The Right to Die
Introduction: Imagine to have to depend on another to feed, clothe, bathe, and even get you out of bed on a day to day basis. Or even imagine having a chronic and extremely painful illness, would you want to have the right to ask your doctor to end your suffering? Euthanasia” is a broad term for mercy killing—taking the life of a hopelessly ill or injured individual in order to end his or her suffering.
Specific propose: To inform my audience about the moral implications of assisted suicide. Kevorkian’s theory stated that death was better than life in some cases, and that morality was flexible in such situations.
Central idea: Assisted suicide developed as a way to die with as much dignity as possible. I am going to discuss voluntary medical assisted euthanasia, as utilized by Dr. Kevorkian. I. Kevorkian theory was first used on June 4, 1990 were the result of deeply held opinions on the right-to-die issue. A. 54-year-old Janet Adkins suffering from the early stages of Alzheimer’s disease was the first person to have their life ended by his theory in 1990. II. Strengthened by recent court victories Jack Kevorkian and the right-to-die movement are well on their way to making euthanasia as much a part of American life as abortion has become over the past two decades. B. Abortion is legal so what 's the difference with wanting assisted help with suicide? C. Jack Kevorkian would like to see clinics that he calls “obitoriums” set up to serve those wanting to commit suicide.
III. In a 1988 Medicine and Law article Jack Kevorkian builds on his previous ideas of human experimentation by combining them with his theories on planned death. A. "The Last Fearsome Taboo: Medical Aspects of Planned Death,” Kevorkian explains how with the experimentation you move from “euthanasia” or “good death” into an area called “eutatosthanasia” or “best death.”
Conclusion: Whether you support Dr. Kevorkian’s theory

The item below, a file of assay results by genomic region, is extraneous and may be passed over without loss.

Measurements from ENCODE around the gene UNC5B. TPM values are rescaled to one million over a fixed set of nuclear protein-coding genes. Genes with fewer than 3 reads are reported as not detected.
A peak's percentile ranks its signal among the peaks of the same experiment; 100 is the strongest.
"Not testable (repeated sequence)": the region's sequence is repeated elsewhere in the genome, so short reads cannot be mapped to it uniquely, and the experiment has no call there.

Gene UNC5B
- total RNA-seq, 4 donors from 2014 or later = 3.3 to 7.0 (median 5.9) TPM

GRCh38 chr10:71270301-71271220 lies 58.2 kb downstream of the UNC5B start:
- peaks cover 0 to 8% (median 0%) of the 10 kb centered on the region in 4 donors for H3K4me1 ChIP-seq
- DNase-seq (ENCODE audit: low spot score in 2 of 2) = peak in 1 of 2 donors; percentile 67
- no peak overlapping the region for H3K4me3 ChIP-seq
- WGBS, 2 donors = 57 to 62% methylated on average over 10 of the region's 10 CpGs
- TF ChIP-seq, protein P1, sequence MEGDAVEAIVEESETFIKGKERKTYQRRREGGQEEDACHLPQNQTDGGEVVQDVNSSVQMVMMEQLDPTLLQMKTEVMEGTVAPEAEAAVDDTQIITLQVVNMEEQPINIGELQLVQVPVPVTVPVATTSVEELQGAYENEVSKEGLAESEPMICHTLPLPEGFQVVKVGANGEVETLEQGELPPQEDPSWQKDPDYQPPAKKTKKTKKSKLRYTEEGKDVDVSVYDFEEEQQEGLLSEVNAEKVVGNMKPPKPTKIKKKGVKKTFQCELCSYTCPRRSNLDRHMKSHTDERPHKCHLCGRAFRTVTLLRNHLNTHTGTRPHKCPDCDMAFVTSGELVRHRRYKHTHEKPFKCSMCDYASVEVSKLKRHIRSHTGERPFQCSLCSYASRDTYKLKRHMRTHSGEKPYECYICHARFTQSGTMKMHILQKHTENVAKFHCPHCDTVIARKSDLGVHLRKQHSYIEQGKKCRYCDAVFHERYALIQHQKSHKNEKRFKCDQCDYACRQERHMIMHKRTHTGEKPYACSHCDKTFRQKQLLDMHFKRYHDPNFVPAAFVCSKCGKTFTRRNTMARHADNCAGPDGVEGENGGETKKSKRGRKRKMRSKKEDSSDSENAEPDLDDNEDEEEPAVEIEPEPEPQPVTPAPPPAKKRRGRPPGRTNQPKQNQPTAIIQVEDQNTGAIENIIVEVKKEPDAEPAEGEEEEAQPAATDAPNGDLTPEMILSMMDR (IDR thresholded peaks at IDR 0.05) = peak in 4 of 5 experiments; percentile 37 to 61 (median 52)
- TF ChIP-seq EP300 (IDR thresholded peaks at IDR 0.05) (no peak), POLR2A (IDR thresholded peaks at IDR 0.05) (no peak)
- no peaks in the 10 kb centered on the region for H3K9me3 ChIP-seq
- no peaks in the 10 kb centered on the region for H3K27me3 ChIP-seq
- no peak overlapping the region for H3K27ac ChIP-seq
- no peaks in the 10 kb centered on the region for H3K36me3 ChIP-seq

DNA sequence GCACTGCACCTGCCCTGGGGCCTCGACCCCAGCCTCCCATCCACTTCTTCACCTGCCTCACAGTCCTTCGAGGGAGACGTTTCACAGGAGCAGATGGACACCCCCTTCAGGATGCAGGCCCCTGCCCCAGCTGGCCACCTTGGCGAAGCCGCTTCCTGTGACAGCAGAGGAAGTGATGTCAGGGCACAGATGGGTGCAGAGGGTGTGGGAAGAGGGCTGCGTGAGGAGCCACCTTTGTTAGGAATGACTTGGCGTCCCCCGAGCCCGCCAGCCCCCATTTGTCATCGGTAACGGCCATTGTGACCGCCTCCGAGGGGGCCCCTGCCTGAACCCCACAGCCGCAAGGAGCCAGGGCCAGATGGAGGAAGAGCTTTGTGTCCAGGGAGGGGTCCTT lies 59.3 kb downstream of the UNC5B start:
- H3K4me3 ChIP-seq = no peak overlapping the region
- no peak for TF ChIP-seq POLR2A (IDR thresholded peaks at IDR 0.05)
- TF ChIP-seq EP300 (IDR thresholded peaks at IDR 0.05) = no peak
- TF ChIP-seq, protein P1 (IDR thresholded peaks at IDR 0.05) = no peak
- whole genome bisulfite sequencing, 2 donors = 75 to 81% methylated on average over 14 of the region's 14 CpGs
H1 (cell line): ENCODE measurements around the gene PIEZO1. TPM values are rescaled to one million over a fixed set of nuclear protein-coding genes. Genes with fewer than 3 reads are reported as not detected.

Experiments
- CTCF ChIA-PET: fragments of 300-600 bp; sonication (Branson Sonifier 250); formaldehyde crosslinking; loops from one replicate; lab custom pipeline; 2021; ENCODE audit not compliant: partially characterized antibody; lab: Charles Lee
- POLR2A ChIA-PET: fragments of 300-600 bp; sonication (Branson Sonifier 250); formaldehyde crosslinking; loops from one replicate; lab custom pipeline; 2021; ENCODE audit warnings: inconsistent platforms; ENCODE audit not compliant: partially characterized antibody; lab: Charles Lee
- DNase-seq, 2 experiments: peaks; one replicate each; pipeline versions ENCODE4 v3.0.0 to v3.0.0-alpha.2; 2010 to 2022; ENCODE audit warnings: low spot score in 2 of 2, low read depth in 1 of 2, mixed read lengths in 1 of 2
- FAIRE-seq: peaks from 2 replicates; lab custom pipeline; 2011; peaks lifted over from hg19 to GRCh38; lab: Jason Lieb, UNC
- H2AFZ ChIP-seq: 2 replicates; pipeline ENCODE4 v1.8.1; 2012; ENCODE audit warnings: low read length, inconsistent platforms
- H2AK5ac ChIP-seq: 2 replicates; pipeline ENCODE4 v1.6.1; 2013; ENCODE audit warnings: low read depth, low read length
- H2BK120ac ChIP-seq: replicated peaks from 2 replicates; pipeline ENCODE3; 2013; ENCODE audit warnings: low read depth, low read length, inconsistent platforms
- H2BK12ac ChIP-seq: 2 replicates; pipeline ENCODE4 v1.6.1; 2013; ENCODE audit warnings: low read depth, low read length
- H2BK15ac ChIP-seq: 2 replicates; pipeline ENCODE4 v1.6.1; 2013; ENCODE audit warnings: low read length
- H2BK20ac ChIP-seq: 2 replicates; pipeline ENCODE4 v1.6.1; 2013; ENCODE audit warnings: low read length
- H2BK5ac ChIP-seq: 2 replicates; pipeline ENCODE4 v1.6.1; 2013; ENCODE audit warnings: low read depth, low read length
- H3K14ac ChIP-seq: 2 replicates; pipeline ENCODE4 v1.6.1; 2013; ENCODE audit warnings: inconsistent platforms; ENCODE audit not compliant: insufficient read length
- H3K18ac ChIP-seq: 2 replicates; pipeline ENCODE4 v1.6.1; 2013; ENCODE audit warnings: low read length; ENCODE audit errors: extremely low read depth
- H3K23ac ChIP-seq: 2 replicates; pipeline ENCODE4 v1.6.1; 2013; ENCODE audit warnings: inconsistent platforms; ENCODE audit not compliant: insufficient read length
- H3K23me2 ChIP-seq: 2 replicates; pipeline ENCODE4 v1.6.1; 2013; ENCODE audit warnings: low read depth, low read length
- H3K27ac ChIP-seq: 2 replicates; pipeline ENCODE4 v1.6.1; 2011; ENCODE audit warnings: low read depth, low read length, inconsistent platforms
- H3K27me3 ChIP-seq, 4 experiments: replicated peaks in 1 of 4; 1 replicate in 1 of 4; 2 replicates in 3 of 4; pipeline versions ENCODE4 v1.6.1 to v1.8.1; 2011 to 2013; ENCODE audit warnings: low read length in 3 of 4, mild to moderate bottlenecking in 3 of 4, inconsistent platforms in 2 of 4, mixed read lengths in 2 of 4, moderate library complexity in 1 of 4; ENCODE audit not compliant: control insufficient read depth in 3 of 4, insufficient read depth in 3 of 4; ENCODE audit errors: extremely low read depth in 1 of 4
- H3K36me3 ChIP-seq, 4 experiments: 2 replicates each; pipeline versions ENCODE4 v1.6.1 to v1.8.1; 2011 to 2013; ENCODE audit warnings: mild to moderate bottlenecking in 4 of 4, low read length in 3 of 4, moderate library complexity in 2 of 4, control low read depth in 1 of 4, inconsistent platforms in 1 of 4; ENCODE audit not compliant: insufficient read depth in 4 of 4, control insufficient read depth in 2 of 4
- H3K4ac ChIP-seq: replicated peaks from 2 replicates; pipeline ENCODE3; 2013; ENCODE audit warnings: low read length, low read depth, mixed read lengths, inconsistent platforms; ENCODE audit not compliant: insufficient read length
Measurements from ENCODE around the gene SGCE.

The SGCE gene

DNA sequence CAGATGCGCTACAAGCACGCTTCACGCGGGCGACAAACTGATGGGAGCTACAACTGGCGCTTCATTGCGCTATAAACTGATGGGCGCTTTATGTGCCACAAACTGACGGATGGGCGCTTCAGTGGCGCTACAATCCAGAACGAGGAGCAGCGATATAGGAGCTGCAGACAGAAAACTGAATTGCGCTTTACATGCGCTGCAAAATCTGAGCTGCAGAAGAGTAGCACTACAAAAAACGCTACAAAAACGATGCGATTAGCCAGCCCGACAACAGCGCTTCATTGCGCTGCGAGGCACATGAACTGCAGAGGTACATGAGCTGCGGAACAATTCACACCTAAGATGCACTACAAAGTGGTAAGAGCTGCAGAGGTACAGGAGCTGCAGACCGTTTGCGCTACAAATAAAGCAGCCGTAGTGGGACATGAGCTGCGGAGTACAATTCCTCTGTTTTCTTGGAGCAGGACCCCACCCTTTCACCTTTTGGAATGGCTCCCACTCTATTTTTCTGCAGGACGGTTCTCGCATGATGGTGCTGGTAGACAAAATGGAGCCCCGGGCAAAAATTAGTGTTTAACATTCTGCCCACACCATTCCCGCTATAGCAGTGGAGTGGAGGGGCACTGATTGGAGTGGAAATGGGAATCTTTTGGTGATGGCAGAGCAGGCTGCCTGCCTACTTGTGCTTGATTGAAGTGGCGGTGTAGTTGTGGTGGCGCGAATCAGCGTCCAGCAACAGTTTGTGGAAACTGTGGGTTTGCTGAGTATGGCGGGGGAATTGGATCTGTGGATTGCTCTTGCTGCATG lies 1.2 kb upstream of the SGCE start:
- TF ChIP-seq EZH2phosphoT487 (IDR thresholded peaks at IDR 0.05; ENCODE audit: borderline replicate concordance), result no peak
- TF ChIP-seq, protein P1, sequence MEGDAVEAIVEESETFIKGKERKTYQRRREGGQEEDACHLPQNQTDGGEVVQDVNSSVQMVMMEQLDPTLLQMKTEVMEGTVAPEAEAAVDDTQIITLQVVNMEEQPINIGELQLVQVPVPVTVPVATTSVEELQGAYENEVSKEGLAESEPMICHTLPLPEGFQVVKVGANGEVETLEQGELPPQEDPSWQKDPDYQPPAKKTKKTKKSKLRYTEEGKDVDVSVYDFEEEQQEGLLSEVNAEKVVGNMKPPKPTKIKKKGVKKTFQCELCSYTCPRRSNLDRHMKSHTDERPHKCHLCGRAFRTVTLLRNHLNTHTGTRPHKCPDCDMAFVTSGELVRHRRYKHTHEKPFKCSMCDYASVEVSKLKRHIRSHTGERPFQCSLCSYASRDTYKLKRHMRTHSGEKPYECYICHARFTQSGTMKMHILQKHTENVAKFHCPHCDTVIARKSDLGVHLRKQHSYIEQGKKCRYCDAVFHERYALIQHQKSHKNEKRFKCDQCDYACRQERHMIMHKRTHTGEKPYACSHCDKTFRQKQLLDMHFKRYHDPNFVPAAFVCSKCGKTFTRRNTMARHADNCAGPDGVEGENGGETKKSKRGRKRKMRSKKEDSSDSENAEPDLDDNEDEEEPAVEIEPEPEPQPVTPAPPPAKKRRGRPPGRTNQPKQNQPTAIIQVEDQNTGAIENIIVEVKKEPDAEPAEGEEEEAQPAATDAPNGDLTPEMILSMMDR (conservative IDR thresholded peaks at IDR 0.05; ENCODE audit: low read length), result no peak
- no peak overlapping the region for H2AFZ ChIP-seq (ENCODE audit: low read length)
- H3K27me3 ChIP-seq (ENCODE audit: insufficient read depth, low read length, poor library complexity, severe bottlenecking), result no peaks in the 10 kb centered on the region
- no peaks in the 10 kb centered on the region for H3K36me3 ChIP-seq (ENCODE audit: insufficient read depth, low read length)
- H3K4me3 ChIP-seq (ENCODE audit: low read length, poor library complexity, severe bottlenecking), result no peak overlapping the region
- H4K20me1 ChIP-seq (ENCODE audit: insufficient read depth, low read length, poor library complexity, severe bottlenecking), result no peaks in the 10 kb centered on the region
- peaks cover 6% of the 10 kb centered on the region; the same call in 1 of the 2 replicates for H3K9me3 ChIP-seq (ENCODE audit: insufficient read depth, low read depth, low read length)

References: "Euthanasia Suicide and Physician-Assisted Suicide - Euthanasia And Physician-assisted Suicide in Europe." Library Index. Net Industries. Web. 9 Nov. 2009. To many, Dr. Jack Kevorkian’s elaborate suicide machine and manners qualify him as the Rube Goldberg of Death. But his actions of June 4, 1990 were the result of deeply held opinions on the right-to-die issue. Dr May 28, 1928 Kevorkian is born in Pontiac, Michigan, the son of Armenian immigrants June 4, 1990 Kevorkian is present at the death of Janet Adkins, a 54-year-old Portland, Oregon, woman with Alzheimer 's disease June 8, 1990 An Oakland County Circuit Court Judge enjoins Kevorkian from aiding in any suicides December 12, 1990 District Court Judge Gerald McNally dismisses murder charge against Kevorkian in death of Adkins October 23, 1991 Kevorkian attends the deaths of Marjorie Wantz, a 58-year-old Sodus, Michigan, woman with pelvic pain, and Sherry Miller, a 43-year-old Roseville, Michigan, woman with multiple sclerosis November 20, 1991 The state Board of Medicine summarily revokes Kevorkian 's license to practice medicine in Michigan May 15, 1992 Susan Williams, a 52-year-old woman with multiple sclerosis, dies from carbon monoxide poisoning in her home in Clawson, Michigan July 21, 1992 Oakland County Circuit Court Judge David Breck dismisses charges against Kevorkian in deaths of Miller and Wantz September 26, 1992 Lois Hawes, 52, a Warren, Michigan, woman with lung and brain cancer, dies from carbon monoxide poisoning at the home of Kevorkian 's assistant Neal Nicol in Waterford Township, Michigan November 23, 1992 Catherine Andreyev of Moon Township, Pennsylvania, dies in Nicol 's home December 3, 1992 The Michigan Legislature passes a ban on assisted suicide to take effect on March 30, 1993. February 15, 1993 Michigan Governor John Engler signs the legislation banning assisted suicide. It makes aiding in a suicide a four-year felony but allows law to expire after a blue-ribbon commission studies permanent legislation. April 27, 1993 A California law judge suspends Kevorkian 's medical license after a request from that state 's medical board. August 4, 1993 Thomas Hyde, a 30-year-old Novi, Michigan, man with ALS, is found dead in Kevorkian 's van on Belle Isle, a Detroit park. September 9, 1993 Hours after a judge orders him to stand trial in Hyde 's death, Kevorkian is present at the death of cancer patient Donald O 'Keefe, 73, in Redford Township, Michigan. November 5-8, 1993 Kevorkian fasts in Detroit jail after refusing to post $20,000 bond in case involving Hyde 's death. November 29, 1993 Kevorkian begins fast in Oakland County jail for refusing to post $50,000 bond after being charged in the October death of Merian Frederick, 72. December 17, 1993 Kevorkian ends fast and leaves jail after Oakland County Circuit Court Judge reduces bond to $100 in exchange for his vow not to assist in any more suicides until state courts resolve the legality of his practice. January 27, 1994